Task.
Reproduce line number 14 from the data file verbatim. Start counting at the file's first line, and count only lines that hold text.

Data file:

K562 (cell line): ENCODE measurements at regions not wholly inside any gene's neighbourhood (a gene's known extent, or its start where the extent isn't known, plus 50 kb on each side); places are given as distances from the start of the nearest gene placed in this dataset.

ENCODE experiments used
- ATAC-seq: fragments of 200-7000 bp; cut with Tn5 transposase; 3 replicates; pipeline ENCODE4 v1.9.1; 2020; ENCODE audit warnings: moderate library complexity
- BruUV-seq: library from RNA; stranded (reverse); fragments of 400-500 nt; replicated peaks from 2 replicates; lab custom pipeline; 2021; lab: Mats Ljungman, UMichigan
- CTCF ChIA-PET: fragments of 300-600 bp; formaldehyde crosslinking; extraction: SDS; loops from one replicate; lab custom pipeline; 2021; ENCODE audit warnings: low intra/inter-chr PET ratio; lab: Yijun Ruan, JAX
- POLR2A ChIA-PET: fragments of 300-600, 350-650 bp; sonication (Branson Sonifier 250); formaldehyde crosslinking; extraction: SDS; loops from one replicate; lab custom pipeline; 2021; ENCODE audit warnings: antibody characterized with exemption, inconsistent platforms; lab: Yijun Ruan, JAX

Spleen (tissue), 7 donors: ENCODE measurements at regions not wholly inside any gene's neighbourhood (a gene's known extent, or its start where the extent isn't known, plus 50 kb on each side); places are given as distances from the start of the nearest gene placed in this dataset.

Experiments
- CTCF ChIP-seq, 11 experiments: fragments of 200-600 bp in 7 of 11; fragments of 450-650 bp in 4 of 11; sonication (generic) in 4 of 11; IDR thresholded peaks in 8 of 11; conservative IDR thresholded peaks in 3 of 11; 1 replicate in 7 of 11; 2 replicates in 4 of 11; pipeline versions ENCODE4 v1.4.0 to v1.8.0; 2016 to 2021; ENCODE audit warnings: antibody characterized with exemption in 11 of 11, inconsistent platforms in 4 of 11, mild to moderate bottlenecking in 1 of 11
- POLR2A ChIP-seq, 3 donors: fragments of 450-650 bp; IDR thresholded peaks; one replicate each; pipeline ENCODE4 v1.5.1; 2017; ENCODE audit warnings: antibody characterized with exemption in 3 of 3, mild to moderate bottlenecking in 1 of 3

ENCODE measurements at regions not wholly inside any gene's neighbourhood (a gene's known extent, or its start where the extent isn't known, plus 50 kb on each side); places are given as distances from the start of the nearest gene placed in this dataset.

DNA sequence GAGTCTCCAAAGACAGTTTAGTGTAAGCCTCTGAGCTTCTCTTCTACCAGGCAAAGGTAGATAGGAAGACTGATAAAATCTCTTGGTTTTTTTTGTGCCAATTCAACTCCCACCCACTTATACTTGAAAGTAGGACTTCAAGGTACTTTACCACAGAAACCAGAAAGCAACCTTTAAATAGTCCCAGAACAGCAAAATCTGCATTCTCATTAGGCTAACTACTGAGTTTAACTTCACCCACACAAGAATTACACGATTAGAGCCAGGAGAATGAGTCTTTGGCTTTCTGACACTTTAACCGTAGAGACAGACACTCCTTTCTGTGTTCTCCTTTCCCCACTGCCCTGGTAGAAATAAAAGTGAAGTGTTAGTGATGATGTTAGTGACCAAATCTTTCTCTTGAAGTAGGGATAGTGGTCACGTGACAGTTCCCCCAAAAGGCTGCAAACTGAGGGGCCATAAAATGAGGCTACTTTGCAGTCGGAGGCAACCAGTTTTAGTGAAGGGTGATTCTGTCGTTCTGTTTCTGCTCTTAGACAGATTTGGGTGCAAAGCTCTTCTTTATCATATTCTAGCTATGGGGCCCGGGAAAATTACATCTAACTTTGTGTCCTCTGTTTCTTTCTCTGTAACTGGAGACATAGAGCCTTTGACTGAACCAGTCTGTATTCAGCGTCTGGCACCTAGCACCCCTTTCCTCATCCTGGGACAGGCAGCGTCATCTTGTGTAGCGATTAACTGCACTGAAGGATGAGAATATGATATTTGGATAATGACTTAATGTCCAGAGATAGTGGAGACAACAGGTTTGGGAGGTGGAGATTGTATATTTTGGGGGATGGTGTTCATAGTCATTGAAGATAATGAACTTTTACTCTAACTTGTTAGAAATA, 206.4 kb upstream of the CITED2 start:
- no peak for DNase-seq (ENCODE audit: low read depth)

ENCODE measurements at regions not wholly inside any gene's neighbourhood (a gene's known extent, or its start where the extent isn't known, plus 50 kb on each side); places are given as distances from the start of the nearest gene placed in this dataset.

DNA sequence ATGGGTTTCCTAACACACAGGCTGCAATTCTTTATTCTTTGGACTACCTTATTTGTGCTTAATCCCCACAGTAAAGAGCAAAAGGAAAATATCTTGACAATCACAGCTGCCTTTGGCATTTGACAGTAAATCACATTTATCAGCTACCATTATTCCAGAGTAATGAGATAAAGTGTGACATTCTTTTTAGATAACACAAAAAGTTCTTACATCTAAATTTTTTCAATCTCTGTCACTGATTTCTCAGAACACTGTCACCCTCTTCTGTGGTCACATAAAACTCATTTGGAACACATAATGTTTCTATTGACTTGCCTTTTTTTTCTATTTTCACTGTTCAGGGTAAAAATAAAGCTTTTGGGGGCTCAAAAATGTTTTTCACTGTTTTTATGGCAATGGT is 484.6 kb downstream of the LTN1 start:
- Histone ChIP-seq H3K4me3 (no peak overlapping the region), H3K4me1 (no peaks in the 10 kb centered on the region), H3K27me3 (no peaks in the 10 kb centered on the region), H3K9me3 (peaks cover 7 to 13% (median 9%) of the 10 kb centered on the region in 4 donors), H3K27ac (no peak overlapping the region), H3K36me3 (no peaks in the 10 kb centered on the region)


ENCODE measurements at regions not wholly inside any gene's neighbourhood (a gene's known extent, or its start where the extent isn't known, plus 50 kb on each side); places are given as distances from the start of the nearest gene placed in this dataset.